The Therapists Toolbox workshop
Saturday 6th April 2019 10am-17:00 Cost; £105 Facilitator : Melody Powell PG Dip, NCS and MHS accredited CPD hours 5.5hrs This workshop aimed at Hypnotherapists, Counsellors, and intervention work...
The Apple Watch is being used to monitor patients with depression thanks to a specially designed app developed in Cambridge.
Brain testing experts Cambridge Cognition have teamed up with big pharma firm Takeda to produce the app to assess cognitive function in patients with Major Depressive Disorder (MDD) as part of a new study.
Depression is the leading cause of disability worldwide, affecting an estimated 350 million people of all ages. Cognitive problems are common in major depression and may be under recognized by both patients the leading cause of disability worldwide, affecting an estimated 350 million people of all ages. Cognitive problems are common in major depression and may be under recognized by both patients.
Cognitive testing provides the opportunity to detect and understand the pattern of cognitive symptoms in patients with MDD.
The app, designed by Cambridge Cognition’s wearables division, Cognition Kit, is seen as a step forward in assessing those symptoms, advancing patient assessment and monitoring outside of the lab and into everyday life to help maximize patient engagement and potential treatment.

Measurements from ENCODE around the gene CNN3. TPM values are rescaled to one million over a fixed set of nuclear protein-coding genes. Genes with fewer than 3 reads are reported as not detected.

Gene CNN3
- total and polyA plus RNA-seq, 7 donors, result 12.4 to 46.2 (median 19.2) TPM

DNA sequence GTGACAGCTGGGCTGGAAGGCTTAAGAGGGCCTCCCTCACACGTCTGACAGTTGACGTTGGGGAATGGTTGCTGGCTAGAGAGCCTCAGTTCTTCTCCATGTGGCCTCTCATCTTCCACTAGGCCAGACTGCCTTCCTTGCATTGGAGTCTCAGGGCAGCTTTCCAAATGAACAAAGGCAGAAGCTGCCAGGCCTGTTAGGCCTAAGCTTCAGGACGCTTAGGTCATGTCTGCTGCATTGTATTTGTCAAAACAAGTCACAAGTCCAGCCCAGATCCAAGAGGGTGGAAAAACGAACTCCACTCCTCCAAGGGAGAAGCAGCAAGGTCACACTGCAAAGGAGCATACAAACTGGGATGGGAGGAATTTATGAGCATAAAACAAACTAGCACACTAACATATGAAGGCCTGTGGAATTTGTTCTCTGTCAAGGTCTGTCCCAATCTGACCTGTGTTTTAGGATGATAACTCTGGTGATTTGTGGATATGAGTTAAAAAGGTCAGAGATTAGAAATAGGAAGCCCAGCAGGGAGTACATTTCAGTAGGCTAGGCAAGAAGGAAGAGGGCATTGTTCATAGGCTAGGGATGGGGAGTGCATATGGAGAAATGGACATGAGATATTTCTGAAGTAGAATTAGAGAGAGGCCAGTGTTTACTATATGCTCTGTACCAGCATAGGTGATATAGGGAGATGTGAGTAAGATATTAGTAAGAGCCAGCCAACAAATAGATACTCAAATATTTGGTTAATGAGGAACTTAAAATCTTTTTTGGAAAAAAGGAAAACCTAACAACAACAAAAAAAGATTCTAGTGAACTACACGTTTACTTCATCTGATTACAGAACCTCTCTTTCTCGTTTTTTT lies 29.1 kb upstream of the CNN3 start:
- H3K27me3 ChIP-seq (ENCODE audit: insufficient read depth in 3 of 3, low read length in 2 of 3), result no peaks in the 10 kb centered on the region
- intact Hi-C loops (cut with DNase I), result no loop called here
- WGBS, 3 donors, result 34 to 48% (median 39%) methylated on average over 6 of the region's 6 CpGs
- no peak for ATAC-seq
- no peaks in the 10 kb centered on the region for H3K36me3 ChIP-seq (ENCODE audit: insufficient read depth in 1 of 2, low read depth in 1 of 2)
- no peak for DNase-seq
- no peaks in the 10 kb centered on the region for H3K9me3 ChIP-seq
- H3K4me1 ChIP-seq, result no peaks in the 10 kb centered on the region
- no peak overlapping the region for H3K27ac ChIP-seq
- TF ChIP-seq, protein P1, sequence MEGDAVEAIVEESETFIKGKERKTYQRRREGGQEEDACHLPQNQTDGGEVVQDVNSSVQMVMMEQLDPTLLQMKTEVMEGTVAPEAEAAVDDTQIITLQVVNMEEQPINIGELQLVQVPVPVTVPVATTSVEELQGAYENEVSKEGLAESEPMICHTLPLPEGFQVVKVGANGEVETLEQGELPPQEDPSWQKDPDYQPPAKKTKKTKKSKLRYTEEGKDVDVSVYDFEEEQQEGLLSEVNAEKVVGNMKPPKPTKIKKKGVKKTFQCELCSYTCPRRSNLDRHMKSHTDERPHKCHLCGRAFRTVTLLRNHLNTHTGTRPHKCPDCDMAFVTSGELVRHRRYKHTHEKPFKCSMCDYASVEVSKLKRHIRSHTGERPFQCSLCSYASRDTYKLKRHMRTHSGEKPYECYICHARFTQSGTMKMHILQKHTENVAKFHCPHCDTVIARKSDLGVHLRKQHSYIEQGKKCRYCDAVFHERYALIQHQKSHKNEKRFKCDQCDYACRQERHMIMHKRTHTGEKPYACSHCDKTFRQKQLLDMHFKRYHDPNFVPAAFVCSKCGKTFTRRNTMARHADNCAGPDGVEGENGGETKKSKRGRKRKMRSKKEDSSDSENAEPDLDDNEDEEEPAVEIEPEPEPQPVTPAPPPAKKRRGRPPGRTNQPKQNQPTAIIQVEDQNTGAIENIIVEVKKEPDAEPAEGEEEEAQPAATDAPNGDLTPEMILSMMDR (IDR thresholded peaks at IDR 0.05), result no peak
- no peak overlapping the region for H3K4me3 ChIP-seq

The study will involve 30 participants, aged 18-65 with a clinical diagnosis of mild to moderate depression who have been prescribed an antidepressant for MDD. It aims to evaluate feasibility, compliance and to understand how measures of mood and cognition on wearable technology compare to more traditional neuropsychological testing and patient reported assessments. The output of the study is expected in the first half of 2017.
“By combining wearable technology with world leading neuroscience, we’ve created an app that collects real time passive and active high-frequency mental health data,” said Jenny Barnett from Cognition Kit. “Being able to access data regularly from daily life can help clinical decision making. Healthcare professionals can obtain patient data and increase patient engagement in their treatment.”